A grant-funded consultant hired by the Town of Ossining presented the results of a community survey to the Town Board on November 7th, a first step in the latest examination into further modernizing services within the Town.
The Town of Ossining, joined by the Village of Ossining, applied to the NY Department of State in August 2017 for grant funding to address possible efficiencies that could be realized to save taxpayer money in their operating budgets by streamlining services through a number of different strategies. Grant funding was received in early 2018, and the first phase of the project commenced with a community engagement process for Town of Ossining services only, marked by the creation of a website – projectforwardtoo.com – that outlined modernization facts and concepts.
The survey, completed by 177 residents, focused on community attitudes about the services and programs provided by the Town with the real emphasis on money-saving proposals to eliminate three Town positions currently elected by voters. 42% of respondents were from the Village of Ossining, 35% were from Town-Unincorporated, and 18% were from the Village of Briarcliff. More than half were over age 60 (57%), and another 31% between 49 and 60. Survey respondents were typically long-time residents, with 61% reporting that they’ve lived in the community for more than 20 years and 22% between 11 and 20 years. They also reported themselves as active voters, with 62% saying they always vote in Town elections and 23% indicating that they usually do.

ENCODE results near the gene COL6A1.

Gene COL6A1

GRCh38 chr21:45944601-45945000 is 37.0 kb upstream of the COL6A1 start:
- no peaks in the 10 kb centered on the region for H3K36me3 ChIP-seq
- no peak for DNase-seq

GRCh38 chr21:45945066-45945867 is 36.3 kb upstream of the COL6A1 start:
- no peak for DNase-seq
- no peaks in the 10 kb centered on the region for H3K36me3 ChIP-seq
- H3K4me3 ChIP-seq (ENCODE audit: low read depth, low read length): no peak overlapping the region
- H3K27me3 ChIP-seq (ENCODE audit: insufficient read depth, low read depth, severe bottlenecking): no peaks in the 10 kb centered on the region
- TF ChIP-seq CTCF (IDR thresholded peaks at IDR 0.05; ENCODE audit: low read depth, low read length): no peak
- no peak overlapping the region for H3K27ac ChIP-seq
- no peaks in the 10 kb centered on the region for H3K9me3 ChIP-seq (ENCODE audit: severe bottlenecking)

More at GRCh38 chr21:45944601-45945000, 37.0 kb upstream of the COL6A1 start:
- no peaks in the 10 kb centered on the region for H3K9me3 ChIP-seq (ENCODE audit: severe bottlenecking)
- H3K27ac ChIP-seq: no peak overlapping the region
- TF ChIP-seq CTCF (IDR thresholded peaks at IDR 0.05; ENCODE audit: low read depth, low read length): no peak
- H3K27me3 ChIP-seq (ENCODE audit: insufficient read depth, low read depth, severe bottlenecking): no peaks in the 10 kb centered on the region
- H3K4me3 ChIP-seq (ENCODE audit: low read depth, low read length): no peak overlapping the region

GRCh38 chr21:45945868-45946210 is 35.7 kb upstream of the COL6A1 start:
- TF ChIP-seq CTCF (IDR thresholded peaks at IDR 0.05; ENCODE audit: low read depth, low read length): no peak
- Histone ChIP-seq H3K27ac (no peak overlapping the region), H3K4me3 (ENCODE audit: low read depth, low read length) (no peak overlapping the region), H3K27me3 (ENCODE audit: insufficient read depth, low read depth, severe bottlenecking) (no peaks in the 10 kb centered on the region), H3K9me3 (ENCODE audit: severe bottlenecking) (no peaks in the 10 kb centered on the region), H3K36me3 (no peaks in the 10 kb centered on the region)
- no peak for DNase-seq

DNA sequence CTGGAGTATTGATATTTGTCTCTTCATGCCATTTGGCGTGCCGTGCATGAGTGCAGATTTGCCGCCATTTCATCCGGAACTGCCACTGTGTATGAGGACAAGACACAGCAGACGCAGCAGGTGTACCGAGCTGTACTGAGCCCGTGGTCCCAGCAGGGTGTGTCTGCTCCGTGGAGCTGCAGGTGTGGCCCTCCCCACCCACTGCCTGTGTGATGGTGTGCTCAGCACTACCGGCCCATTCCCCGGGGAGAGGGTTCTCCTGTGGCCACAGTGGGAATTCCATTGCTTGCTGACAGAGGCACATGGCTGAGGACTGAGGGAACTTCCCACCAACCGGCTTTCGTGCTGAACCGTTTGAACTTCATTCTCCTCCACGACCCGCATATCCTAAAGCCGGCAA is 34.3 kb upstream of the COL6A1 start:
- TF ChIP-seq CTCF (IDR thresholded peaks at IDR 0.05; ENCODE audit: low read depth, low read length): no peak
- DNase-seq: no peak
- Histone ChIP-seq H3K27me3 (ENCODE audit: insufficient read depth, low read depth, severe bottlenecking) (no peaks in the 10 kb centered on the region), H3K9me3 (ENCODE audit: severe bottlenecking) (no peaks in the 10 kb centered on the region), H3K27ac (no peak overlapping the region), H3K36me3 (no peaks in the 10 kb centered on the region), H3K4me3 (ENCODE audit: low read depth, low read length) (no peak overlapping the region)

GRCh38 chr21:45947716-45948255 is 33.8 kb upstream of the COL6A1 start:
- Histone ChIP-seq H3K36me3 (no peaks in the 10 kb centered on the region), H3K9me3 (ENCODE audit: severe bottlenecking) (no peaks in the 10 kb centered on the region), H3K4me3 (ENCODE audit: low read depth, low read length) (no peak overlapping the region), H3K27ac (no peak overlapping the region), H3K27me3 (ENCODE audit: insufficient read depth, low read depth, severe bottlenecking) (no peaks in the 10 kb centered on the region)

The survey, devised by consultant Michael Conte and conducted in October, was promoted through a postcard mailed to all households, postings on the Town’s website and social media outlets, emails sent to residents who have signed up for Town notifications, meeting announcements, and through press releases.
“It’s really a great first step for us,” said Town Supervisor Dana Levenberg. “We want to make sure that our residents are fully informed and involved in the contemplation of change, and there is no better way to do it than to simply ask. In the end, the survey gave us some interesting insights into how the public sees the issue of modernization and whether we should keep moving forward.”
Mr. Conte noted in both his written report and a slide presentation (available on YouTube beginning at the 49 minute mark) that respondents were generally in favor of considering taking steps towards additional modernization and a pronounced level of initial support for the elimination of the elected positions. He advised the Board that a ‘next level’ of engagement should call for a public conversation with the Board subsequent to the dissemination of the survey results. Supervisor Levenberg tentatively identified that this meeting could take place in January.
“I want to thank our residents for standing up to let their voices be heard,” said the Supervisor. “And I want to emphasize that this is not the only chance to do so. We look forward to more conversations and communication with our residents as we continue to explore these concepts for change.”